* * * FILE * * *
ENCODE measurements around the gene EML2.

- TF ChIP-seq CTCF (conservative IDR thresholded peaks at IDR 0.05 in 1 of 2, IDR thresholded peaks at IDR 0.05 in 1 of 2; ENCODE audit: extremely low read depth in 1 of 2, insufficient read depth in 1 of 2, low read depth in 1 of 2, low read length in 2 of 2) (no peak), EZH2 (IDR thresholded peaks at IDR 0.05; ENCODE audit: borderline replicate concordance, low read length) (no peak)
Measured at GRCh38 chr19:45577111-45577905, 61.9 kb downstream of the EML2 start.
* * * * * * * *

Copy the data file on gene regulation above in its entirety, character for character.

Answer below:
ENCODE measurements around the gene EML2.

- TF ChIP-seq CTCF (conservative IDR thresholded peaks at IDR 0.05 in 1 of 2, IDR thresholded peaks at IDR 0.05 in 1 of 2; ENCODE audit: extremely low read depth in 1 of 2, insufficient read depth in 1 of 2, low read depth in 1 of 2, low read length in 2 of 2) (no peak), EZH2 (IDR thresholded peaks at IDR 0.05; ENCODE audit: borderline replicate concordance, low read length) (no peak)
Measured at GRCh38 chr19:45577111-45577905, 61.9 kb downstream of the EML2 start.